The saw is noisy. So are the grinders and polishers. Nobody bothered to mention earplugs, but go get some before your next session. One could assume nobody else cares about their remaining hearing, but that's not an excuse. They do not reach the decibel level of that rock concert back when - or not so when - but at this age every bit matters.

They show you the safety glasses in class, but don't bother to let you know that all the aerosolized oils and rock dust coat your glasses, so you not only need to clean them before sawing and grinding to see just where you are cutting and when to stop, but afterwards as well so you can see, say, to drive home. And while we are on that subject, you will be coughing the sprays back out while you sit near the saws, and even after washing it all off your hands, arms, etc., lotion is a must to repair skin and nails.

Once you are ready for grinding, there is again the competition for the machines. If you see the ones you want free up but choose to take another 30 seconds in the conversation you've been having, chances are excellent there will be another 30 minutes to talk because you missed the opening. With three sets of polishers, you'd think waits would ease, but the person who cleaned it last time likely put it back together so that the air hose (which spits water onto the belt so it can do a proper job) is in the perfect spot to get cut by that same belt. Leaky hoses are not efficient at pushing air to the desired location, and your machine is useless. Waiting till late afternoon is an alternative to long lines, but while the room is supposed to be open until 4:00, low occupancy results in pressure to close early, and there are fewer people present who know how to fix whatever happened to whichever machine it is that you need next.

With all the various messes you make or otherwise need to deal with, it helps to bring a variety of rag towels from home. The oils go all over during the sawing parts of the project, and you don't want them messing up stuff later, so that towel should stay separate from the ones that mop up water, and the cerium oxide towel should not mix with the tin oxide towel because you want your cab clean between the two steps. They don't have to be big towels, but plan on laundry. The clean oil goes in the machine a pale orange color but spreads all over everything in a medium blue. At least it's easy to tell which towel is full of the gem lube. And even though you wipe off your hands thoroughly before riding the scooter to the hand- and rock-washing sink, the handlebars get gooey with the stuff. And do assume  the cleanest towels will be full of lint or critter hair: deal with it.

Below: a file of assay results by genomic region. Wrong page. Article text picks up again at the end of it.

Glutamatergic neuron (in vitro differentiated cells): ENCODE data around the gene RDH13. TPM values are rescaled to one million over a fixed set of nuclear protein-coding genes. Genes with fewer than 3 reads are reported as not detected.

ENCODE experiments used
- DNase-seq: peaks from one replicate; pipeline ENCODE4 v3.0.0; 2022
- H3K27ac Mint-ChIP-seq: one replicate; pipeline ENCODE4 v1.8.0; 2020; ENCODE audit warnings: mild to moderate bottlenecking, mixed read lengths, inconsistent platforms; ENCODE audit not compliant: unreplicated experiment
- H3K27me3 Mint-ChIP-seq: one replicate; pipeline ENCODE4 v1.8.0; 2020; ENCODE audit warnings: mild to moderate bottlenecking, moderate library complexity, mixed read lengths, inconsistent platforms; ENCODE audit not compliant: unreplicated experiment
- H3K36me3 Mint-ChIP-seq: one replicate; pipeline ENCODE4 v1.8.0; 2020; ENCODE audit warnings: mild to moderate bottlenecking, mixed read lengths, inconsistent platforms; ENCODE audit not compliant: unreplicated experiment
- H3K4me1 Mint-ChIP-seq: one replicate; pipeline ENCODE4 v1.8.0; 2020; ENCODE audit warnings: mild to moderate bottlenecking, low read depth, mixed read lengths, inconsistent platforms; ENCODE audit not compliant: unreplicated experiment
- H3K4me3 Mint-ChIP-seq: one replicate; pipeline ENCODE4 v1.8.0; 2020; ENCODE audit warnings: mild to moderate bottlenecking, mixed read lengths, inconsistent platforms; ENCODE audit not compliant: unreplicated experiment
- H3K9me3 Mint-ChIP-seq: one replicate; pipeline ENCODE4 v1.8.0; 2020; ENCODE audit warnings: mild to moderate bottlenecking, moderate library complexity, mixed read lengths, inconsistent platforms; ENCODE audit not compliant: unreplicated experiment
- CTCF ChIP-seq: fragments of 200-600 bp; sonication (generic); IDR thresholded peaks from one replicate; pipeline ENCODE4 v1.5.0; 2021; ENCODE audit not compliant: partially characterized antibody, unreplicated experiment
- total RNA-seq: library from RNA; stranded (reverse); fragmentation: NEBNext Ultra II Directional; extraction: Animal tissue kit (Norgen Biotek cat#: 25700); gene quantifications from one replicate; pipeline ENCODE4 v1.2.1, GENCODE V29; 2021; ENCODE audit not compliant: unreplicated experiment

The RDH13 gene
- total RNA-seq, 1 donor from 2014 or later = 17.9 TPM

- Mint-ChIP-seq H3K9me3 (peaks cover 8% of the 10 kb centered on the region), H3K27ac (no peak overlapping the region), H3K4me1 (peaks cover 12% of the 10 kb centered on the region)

Let's assume that everything goes well. Machines are cleaned, maintained, available. Your skills have grown, your rock stayed together. Surprises still await. The cab you get is never the same as the rock you started with. Occasionally it is the result of "operator error". A gouge or scratch "appears" (magically) and has to be ground away and smoothed over, leaving a smaller, perhaps differently shaped cab than intended. Colors and content change as you take off layers of rock to cut and shape it. Old bits of pattern disappear, layers bend and new substances, even geodes emerge. Polishing intensifies colors, some of which can be seen ahead of time by wetting  the rock. A couple of cabs revealed and then hid hematite, others surprised me with fools gold, some of which disappeared again before the stone was finished.